LETTERS TO EDITOR
BOOKS and CDs
Type too small?
A CurtainUp Review
If You Ever Leave Me... I'm Going With You!
by David Lohrey
The story is, evidently, well known. A 36-year-old marriage, a wedding reception televised nationally on The Merv Griffin show, and then numerous multicultural marriage renewals designed at once to renew the marriage vows and to express mutual respect for their seemingly conflicting faiths, his Catholic, and hers, Jewish. All this, plus a collaborative writing career that includes such early hits as Lovers and Other Strangers. The entire show consists in the retelling and reenactment of this tale, told to the audience by Taylor and Bologna with dignity coupled with a marvelously rehearsed nonchalance. Nonetheless, if the entire enterprise were anything other than what it is, the audience would let out a collective cry and run from the theatre. What keeps them from doing so is the performance, perfectly timed and delivered with style.
Joe Bologna is a handsome guy. He is a dead ringer for Robert Loggia, but at times looks an awful lot like Syd Caesar. In any case, he is the kind of star who never will look a day over 45. Renee Taylor, on the other hand, looks and acts her age, whatever that is. She, too, looks great, and has a wonderful voice and delivery, but it is her silences that show her real talent. She’s a female Jack Benny. She knows just how to hold her head, slacken her jaw, and stare into space. You’d swear she could do it for hours. Unlike her husband who is never asked to look anything but dashing, Ms Taylor goes from glamorous to frumpy and back again numerous times, and pulls it off. She looks comfortable on stage and wins the audience over in no time.
Neither Bologna nor Taylor is especially sophisticated. They say very little that is memorable. Neither seems particularly bright. But they are geniuses at putting an audience at ease. Some of their material is hard to take. They write perceptive, honest stuff about married life. Some of it is painful. All of it comes from experience, but it is never cruel. This assurance allows the audience to laugh. The laughs arise from hearing what is recognizable. Some of the material is very much a case of "been there, heard that". But not all of it. There are a few choice monologues that deliver the real thing. The lines themselves are not funny, but they build. Written just this side of bitterness, there is a lot of anger and pain in this stuff, and the audience hears the scary stuff and responds. They laugh not because it is funny but as a release. "Someone at last understands!" This is the audience’s collective cry. Taylor and Bologna have a special gift for capturing with unerring accuracy the special torment of fighting with someone you love. You can say it’s funny when it’s over, but at the time you are driving 65 mph into a brick wall.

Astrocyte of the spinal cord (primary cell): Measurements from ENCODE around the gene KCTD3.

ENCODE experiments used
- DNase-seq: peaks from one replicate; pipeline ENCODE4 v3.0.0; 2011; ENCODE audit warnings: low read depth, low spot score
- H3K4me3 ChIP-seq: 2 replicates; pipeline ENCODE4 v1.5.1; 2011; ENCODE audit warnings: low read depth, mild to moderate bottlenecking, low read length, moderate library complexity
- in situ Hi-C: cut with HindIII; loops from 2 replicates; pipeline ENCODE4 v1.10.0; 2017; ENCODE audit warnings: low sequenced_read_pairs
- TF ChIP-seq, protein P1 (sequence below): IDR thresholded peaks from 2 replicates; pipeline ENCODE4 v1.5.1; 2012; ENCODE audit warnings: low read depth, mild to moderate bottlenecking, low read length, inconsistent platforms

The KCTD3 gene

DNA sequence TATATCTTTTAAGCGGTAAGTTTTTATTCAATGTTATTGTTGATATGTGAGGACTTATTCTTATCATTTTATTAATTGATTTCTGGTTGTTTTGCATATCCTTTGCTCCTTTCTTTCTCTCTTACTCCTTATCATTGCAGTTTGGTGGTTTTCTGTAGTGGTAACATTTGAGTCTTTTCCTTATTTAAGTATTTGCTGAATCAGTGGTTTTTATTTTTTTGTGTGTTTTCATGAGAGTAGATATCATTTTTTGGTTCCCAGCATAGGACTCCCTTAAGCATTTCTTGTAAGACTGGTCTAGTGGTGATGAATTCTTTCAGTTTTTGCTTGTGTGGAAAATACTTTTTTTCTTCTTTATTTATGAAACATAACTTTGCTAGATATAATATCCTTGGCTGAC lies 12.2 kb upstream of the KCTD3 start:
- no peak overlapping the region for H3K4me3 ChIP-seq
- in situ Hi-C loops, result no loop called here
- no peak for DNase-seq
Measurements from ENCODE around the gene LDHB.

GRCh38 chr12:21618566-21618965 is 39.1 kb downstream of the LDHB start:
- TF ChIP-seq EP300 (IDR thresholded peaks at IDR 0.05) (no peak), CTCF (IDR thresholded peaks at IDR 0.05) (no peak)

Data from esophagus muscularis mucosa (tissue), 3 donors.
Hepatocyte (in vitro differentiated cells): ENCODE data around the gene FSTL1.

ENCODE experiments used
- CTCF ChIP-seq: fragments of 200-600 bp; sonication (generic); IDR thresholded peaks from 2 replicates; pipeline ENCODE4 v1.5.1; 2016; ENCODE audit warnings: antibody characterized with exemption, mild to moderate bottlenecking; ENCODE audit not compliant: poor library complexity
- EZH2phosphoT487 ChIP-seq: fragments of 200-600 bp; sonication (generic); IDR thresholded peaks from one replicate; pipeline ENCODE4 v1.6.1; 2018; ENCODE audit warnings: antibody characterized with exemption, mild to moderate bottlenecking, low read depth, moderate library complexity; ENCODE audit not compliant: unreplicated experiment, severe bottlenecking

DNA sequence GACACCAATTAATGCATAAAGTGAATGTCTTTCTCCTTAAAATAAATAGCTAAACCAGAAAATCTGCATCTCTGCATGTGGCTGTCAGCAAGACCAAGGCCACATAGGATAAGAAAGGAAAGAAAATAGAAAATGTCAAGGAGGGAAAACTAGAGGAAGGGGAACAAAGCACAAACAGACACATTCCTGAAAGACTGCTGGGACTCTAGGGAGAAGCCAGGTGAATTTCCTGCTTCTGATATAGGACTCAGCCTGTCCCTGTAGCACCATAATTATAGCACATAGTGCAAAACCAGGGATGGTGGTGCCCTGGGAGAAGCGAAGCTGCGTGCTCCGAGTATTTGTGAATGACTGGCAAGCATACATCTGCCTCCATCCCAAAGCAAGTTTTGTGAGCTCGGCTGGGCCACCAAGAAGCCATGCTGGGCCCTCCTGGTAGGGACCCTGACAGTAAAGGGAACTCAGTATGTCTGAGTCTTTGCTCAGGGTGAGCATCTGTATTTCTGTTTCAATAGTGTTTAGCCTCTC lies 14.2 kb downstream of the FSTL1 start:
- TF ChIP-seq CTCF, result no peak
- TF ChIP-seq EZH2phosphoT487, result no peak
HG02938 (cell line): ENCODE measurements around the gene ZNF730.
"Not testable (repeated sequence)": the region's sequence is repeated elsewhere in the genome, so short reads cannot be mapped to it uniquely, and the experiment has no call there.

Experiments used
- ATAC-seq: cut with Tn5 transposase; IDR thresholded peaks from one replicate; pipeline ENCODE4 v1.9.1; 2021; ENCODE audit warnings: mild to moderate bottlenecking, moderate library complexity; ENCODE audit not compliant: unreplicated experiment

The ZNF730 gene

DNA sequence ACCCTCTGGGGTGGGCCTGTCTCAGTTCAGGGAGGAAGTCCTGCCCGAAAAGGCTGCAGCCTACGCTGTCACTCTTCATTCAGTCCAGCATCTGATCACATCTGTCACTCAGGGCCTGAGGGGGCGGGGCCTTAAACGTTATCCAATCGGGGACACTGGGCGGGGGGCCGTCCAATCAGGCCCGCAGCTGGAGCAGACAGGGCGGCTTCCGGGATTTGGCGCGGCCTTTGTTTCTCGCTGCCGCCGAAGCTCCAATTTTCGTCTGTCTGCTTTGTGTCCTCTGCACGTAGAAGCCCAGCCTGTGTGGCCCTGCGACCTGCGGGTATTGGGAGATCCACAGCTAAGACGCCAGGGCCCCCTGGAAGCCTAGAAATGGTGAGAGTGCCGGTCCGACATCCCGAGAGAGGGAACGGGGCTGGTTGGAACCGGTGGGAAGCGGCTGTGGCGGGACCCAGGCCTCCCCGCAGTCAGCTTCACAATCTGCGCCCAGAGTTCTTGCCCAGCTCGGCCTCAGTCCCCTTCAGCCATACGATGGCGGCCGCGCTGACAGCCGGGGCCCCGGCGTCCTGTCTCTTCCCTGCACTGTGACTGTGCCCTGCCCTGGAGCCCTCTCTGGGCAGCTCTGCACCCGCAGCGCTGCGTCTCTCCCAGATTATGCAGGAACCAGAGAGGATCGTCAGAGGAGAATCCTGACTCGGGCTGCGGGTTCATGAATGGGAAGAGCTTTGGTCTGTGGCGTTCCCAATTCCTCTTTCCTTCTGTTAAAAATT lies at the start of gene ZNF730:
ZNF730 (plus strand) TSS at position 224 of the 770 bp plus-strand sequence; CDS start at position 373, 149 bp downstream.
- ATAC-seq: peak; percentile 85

The set by Kenneth Foy consists of a jumble of costume trunks and rehearsal-hall furniture painted a purplish blue. The color allows one is forget what’s there, and focus on the actors. In this sense, the set offers everything and nothing, but works. A revolve allows entrances to take place in silence, and helps keep the pace up to speed. Billington’s lighting aids in the creation of moments from past and present, while Alvin Colt’s costumes perform the trick of making Taylor and Bologna looking alternatively wonderful or ridiculous as the script commands.
I didn’t know what I was getting into when I entered the theatre, but I learned a lot. Taylor and Bologna’s survival says a lot about show business, but most of all lends meaning to the expression, "They sure don’t make ‘em like that any more". And that’s a shame.